Some may try to deny this reality, but when we dig to the core of each of us—be it on an individual or business level—we all want to be viewed as a thought-leader in some way, shape, or form. Heck, I know I do.
But as with anything else in life, these two words don’t just happen on their own. They are a choice. And they usually don’t occur as quickly as each of us would like.
This subject is on my mind as I sit here in an airport at 12am and catch up on a few of my favorite writers in the digital realm. One that has my attention on this evening is Mark Schaefer of Grow. I’ve been a fan of Mark’s for a long time. His writer’s voice is incredibly real, personal, and moving. And when I say moving, I mean that he forces me, with almost everything he writes, to agree or disagree with him.
This is because Mark doesn’t live in the world of grey. He takes a stand on matters (like his abhorrence for all things SEO) and logically explains his point. At the same time though, Mark is not a “blogger that cried wolf.”
In other words, he doesn’t just say things to get false attention (i.e. “rabble rouser”). Nor does he use words carelessly.
By doing this, Mark is the classic example of a thought leader with a style that’s built to last, which is also why, if you look at his personal brand and blog growth over the past few years, it’s truly an exceptional rise.
I mention these things because Mark understands, as many others also do, that thought leadership is NOT for the weak and weary. In the digital world in which we all now live, many folks (and businesses)that attain some level of thought leadership through great content, at the first sign of trouble (be it discord, disagreement, etc. with said content) run the other way as fast as they can—ultimately dumbing-down their unique thoughts, style, and actions.
It’s the classic case of, “Many are called but few are chosen.”
Some Will Love You. Some Will Hate You.
Anytime we’re perceived as different we’re going to naturally draw positive and negative comments and feelings from others.
Anytime we take a stand on a particular subject the same will occur.
This is exactly why I love the photo above. Why? Not because I’m fascinated with looking at myself, but rather the expressions on the faces of the audiences members. If you look at each, you’ll see what appears to be a mix of emotions these attendees are having. Some look completely enthralled, others are on the fence, and others seem more cautious in their acceptance of what’s being heard.
Yes, a picture is worth a thousand words.
Not too long ago I gave a TED talk. After I was done, a gentleman came up to me said the following:
“I think you’re potentially very good Marcus, but your passion and energy levels need to be toned down a bit in my opinion.”
Upon hearing this, I chuckled loudly (albeit in my own head), as I’d just given the most “subdued” talk of my life. Had this man heard me in a “normal” presentation he likely would have left the room early due to sensory overload.
As I’ve mentioned in the past on this blog, I go into every talk and presentation I give knowing that 5-10% of the audience is going to in some way dislike me, my message, or my style—making such statements as:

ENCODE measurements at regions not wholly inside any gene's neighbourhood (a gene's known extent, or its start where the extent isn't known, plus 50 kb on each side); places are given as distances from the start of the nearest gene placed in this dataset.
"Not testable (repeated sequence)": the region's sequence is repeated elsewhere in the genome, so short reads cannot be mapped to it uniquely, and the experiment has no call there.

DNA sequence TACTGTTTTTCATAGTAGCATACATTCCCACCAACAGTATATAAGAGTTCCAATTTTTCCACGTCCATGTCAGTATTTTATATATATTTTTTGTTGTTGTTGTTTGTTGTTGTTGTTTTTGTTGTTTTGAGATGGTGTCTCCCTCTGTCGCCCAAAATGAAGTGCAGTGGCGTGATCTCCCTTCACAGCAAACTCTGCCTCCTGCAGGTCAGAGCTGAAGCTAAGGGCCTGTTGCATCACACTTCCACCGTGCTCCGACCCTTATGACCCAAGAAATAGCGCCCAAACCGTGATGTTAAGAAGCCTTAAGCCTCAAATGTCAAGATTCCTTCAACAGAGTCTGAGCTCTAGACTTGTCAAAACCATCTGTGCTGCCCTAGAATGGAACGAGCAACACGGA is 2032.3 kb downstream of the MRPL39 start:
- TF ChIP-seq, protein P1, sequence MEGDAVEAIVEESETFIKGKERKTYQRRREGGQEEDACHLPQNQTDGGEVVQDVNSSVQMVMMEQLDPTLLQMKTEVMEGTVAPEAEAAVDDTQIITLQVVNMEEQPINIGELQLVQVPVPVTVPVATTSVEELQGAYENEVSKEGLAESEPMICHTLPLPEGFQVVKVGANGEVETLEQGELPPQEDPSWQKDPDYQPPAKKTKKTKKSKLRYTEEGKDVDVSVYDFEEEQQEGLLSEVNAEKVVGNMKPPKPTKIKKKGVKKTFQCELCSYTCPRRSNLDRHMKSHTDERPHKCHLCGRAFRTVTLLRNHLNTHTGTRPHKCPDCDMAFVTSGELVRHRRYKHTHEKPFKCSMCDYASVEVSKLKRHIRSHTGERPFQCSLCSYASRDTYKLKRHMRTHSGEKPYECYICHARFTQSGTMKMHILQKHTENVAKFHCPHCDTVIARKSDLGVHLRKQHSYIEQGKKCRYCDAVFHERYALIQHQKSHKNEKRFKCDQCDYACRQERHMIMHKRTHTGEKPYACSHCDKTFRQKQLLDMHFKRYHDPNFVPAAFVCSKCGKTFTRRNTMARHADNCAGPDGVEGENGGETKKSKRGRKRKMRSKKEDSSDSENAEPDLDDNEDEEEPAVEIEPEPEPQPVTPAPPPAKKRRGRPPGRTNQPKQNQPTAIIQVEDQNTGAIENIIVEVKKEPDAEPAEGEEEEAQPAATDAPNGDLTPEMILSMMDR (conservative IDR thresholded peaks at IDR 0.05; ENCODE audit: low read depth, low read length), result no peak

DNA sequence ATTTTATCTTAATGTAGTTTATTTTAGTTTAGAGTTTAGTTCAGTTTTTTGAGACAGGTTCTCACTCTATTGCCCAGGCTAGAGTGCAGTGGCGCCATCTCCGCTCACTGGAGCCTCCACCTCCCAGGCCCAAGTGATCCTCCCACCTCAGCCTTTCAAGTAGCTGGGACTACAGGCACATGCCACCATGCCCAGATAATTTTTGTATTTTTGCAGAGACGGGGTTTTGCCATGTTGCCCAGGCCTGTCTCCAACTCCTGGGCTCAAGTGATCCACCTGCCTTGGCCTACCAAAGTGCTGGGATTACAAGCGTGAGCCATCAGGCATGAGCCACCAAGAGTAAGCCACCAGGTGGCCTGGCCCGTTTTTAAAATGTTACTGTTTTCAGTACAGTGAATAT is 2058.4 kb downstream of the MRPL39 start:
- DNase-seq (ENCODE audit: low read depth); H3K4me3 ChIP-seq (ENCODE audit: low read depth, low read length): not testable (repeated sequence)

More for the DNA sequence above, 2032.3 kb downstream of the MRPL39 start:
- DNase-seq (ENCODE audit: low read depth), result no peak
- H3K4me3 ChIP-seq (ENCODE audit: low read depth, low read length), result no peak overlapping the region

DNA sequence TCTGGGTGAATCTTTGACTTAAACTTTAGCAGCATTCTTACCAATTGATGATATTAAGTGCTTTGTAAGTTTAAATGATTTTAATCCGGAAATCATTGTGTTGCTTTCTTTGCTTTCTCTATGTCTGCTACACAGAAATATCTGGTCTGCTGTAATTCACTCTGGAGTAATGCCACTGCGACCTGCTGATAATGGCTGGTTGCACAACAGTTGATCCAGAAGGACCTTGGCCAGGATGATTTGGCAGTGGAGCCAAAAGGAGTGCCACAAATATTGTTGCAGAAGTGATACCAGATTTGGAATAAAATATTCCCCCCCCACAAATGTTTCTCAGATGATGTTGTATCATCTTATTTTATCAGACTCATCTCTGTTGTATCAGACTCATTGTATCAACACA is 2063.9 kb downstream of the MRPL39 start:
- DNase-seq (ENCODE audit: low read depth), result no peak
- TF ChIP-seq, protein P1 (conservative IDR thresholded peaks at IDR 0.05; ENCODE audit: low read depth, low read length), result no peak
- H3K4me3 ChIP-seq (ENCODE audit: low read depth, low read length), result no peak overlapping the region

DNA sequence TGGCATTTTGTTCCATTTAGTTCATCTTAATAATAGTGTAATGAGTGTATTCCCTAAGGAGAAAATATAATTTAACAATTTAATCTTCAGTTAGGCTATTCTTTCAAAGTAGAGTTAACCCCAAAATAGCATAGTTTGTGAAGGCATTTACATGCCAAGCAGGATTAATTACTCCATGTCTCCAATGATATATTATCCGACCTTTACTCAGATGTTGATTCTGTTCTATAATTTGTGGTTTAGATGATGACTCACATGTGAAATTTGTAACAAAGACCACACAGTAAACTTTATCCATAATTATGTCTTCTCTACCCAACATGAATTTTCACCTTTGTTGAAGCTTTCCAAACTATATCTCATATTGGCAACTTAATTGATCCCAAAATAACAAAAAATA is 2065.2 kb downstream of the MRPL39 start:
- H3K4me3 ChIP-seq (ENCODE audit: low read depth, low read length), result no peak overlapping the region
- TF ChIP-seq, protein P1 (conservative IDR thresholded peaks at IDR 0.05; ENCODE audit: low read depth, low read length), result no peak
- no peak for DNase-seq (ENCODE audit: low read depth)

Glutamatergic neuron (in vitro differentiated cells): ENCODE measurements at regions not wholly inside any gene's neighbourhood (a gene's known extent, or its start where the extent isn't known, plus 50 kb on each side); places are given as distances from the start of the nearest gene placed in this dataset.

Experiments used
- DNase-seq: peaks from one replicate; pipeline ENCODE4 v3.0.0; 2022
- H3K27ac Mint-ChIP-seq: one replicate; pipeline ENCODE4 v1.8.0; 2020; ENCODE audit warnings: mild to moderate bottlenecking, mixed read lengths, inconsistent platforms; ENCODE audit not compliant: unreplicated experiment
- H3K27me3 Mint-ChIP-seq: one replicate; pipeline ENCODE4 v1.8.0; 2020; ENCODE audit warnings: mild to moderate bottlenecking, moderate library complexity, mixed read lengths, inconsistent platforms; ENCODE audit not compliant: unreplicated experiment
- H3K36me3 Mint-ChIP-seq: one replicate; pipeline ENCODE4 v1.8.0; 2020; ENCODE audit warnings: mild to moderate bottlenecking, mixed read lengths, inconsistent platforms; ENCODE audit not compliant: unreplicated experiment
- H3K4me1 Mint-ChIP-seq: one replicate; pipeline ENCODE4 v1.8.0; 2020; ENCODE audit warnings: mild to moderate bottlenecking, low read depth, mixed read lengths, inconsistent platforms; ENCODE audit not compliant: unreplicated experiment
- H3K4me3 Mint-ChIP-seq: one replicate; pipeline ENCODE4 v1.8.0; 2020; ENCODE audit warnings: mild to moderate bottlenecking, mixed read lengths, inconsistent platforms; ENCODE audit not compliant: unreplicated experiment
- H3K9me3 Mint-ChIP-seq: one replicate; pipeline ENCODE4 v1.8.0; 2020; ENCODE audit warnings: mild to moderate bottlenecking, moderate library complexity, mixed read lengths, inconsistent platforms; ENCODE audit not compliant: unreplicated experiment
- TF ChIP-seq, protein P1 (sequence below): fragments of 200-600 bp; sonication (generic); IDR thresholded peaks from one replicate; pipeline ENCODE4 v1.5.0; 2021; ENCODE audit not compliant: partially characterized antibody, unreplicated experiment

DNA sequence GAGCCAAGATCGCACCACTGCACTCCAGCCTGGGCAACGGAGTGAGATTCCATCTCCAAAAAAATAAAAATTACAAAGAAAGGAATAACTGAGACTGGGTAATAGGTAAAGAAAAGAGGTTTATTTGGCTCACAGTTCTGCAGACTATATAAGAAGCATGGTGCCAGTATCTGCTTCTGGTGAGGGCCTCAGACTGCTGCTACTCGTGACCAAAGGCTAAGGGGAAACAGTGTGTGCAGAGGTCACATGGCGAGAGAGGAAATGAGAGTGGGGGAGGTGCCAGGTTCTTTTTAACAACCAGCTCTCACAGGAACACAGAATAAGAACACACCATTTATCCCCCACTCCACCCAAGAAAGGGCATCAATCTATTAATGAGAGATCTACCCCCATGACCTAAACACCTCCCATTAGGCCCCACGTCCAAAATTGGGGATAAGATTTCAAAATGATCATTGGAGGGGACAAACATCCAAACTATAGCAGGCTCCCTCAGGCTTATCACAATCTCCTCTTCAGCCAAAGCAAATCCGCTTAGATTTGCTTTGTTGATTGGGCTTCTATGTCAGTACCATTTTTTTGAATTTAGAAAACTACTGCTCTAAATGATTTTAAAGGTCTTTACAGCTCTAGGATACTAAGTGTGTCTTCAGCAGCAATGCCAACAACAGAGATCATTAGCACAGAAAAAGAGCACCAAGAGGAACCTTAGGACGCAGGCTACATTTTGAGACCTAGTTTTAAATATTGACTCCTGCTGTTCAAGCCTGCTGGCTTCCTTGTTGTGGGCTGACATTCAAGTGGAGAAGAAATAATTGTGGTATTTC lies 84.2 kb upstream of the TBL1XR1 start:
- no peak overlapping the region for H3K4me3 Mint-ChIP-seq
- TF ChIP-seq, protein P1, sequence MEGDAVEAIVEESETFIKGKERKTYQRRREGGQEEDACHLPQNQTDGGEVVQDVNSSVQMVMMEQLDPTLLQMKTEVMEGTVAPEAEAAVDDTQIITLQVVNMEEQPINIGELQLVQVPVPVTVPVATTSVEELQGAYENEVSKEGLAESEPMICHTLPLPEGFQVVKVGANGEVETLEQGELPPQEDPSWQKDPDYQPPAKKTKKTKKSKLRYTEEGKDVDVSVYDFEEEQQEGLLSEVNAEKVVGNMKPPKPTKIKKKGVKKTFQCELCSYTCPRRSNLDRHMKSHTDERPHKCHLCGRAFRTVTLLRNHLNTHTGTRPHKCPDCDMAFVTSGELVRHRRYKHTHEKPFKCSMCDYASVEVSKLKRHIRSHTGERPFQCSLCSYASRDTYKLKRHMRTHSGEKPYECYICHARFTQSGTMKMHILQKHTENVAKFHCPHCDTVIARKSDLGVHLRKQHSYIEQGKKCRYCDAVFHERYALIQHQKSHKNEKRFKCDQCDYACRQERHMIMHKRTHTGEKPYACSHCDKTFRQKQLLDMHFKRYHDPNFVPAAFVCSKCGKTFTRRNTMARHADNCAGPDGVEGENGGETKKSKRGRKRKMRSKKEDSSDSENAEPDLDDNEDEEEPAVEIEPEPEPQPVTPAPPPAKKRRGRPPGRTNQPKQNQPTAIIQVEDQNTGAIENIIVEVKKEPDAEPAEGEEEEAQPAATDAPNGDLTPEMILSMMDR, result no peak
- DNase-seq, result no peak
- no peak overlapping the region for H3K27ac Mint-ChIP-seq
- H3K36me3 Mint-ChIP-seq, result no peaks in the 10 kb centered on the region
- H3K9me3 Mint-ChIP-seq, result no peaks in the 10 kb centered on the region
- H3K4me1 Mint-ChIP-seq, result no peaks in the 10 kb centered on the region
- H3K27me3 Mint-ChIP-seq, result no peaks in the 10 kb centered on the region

“He’s too enthusiastic.”
“He invades my space.”
“He makes me uncomfortable.”
And do you know what? I’m quite happy with that number. In fact, I embrace it, because it also allows for the other side of the coin—a huge portion of people LOVE my style, which explains why my speaking schedule for the rest of this year and much of next year is already full.
Simply put, if I listened to all those people over the past couple of years that have told me they didn’t like my speaking style I never would have gained so much traction, reputation, and success doing something I love.
The “Bad Fit”
The majority of all “cultural” problems within organizations comes down to the fact that they, despite often times knowing better, hire employees that are a bad fit.
The majority of customers that give good companies problems could have been prevented had said company trusted their gut and not done business with that person in the first place—thus recognizing they were a bad fit.
And for me, on a personal level, all of my speaking (and writing) success derives from this willingness to let go of the “bad fit” before I even step on stage, literally “releasing” said person(s) before the feedback forms ever even hit my inbox.
I really can’t stress this idea of knowing, identifying, and then releasing the “bad fits” from your business model. They will make or break you, that is for sure, and this is also the essence of thought leadership in a cluttered digital world.
So to close, I’d ask the following:
- How attached are you to those people which are a bad fit to you and your business?
- Are you willing to let them go so as to allow your true voice to heard?
- And are you allowing your unique opinions and talents to shine so as to be viewed as a thought leader in your realm?
As always, I’d invite you to leave your thoughts below and if you’d like to share your story of becoming a thought-leader, I’m all ears…